Causes and Risks

Coronary Artery Disease (CAD)

Causes and Risk Factors

Tobacco Use - Effects on Arteries

According to the American Heart Association, the lifetime risk of having coronary heart disease after age 40 is 49 percent for men and 32 percent for women.

As women get older, the risk increases almost to that of men. (See also heart disease and women

There are many factors that increase the risk for CAD, some of which can be controlled.

CAD risk factors include the following:

  • Family history of coronary heart disease, stroke or peripheral arterial disease. (especially before age 50 in men; or before age 60 in women)
  • Family history of stroke or peripheral artery disease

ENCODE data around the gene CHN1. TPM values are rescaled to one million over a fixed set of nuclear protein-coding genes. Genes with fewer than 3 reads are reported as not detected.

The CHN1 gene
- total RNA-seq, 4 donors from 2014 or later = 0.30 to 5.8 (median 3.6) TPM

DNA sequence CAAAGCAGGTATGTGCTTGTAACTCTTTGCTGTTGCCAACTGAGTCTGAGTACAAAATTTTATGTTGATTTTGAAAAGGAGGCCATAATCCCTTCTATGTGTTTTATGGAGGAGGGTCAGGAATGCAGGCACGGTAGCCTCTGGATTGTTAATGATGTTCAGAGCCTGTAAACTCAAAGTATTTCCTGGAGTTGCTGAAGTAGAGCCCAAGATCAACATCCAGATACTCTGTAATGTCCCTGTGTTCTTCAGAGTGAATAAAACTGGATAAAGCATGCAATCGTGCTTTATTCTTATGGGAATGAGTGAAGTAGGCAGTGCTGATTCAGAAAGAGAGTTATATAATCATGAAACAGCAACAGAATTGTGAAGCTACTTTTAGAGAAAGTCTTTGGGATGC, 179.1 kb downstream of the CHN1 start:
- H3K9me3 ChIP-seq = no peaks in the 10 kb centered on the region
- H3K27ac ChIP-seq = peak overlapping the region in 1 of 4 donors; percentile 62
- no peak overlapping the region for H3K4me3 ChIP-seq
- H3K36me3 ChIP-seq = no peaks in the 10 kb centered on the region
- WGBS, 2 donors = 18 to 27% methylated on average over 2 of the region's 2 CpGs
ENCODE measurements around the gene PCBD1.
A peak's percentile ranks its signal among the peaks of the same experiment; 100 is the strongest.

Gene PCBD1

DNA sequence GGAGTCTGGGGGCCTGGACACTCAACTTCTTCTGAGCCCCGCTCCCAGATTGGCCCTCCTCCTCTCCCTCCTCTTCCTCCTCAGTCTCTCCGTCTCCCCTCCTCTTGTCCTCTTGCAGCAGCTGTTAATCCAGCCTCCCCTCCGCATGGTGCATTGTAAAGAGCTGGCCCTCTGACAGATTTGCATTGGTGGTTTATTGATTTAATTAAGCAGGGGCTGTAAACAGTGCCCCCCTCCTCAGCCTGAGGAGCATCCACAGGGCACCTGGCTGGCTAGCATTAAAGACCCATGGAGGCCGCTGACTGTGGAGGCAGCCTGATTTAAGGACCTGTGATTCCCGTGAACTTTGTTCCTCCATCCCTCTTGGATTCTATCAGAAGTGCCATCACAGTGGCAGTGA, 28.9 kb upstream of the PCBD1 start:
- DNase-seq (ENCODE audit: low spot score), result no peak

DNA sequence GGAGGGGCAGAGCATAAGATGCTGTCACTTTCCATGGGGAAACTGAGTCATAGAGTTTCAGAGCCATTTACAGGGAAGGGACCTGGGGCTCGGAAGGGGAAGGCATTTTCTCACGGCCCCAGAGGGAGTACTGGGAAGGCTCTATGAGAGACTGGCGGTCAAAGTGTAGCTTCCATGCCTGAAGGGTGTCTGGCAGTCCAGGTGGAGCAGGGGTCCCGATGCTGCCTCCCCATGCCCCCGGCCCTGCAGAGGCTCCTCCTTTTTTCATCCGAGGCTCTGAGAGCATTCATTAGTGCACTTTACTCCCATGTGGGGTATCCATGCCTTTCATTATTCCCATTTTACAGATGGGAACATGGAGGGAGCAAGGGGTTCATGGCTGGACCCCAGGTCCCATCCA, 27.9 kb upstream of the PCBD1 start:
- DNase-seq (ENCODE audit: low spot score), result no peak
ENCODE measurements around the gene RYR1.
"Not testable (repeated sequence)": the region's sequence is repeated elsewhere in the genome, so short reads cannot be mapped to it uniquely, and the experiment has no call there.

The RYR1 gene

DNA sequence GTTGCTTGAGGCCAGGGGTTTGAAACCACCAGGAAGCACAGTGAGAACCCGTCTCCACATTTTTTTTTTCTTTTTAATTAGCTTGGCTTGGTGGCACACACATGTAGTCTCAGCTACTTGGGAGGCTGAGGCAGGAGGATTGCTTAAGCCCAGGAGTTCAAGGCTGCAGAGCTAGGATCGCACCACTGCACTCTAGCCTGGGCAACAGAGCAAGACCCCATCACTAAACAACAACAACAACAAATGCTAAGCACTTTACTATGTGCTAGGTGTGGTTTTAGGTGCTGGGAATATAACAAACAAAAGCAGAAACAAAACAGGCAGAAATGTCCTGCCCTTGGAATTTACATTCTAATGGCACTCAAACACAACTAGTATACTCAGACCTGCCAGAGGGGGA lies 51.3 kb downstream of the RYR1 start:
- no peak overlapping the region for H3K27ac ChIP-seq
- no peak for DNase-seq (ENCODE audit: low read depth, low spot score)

• Male gender
  • Age (65 and older)
  • Tobacco smoking 
  • High blood pressure
  • Diabetes
  • High cholesterol levels (specifically, high LDL cholesterol and low HDL cholesterol and high triglycerides)
  • Lack of physical activity or exercise
  • Obesity
  • Menopause in women

Since CAD is related to certain aspects of lifestyle, many risk factors such as high blood pressure, high blood cholesterol, smoking, obesity, and physical inactivity can be controlled. Although medical treatments for heart disease have advanced greatly, controlling risk factors remains the key to preventing illness and death from CAD.

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This page was last updated: September 15, 2014

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